Which component of language acquisition refers to grammar?



• Baillargeon tested babies with screen that leaned back with an object behind the screen o Expected ???? screen moved back and stopped where the object was

o Unexpected ???? screen moved back past the object and laid all the way down ▪ Babies as young as 3 ½ months (way younger than Piaget’s theory) looked  longer at the impossible event ???? suggests they thought there was an  Don't forget about the age old question of How does the wealth effect influence the slope of ad?

object behind the screen

• Spelke tested to see if infants have a concept of cohesion with an image of a green line  behind a blue block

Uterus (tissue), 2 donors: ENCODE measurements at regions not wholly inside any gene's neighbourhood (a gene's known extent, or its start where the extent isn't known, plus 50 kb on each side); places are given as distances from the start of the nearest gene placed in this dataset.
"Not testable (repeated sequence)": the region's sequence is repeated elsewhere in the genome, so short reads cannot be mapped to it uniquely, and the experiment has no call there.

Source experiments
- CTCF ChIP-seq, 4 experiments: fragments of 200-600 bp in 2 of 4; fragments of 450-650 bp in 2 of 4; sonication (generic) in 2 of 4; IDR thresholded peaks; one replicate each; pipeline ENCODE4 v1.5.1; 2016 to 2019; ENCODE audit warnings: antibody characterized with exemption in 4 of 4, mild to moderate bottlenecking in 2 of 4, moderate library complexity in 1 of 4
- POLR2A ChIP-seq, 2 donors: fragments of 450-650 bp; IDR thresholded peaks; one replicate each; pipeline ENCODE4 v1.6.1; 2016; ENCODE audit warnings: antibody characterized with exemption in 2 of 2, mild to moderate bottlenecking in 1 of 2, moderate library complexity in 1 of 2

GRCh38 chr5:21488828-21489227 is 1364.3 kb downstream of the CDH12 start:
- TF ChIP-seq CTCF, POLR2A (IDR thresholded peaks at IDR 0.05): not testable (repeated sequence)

o Blue block moved to show 1 cohesive green line

o Blue block moved to show 2 disconnected pieces of the green line


What is the importance of symbols in communication?



▪ 4-month-olds looked longer at disconnected pieces

▪ 1-month-olds looked at both equally, but looked longer at the 2 broken  bits when there was motion involved

• Johnson tested babies on same task but used eye-tracking to determine which infants  were “perceivers” and “non-perceivers”

o Motion showed green line moving cohesively behind a blue block

▪ Most kids are perceiving

▪ Perceivers look up and down at green rod peeking outside of block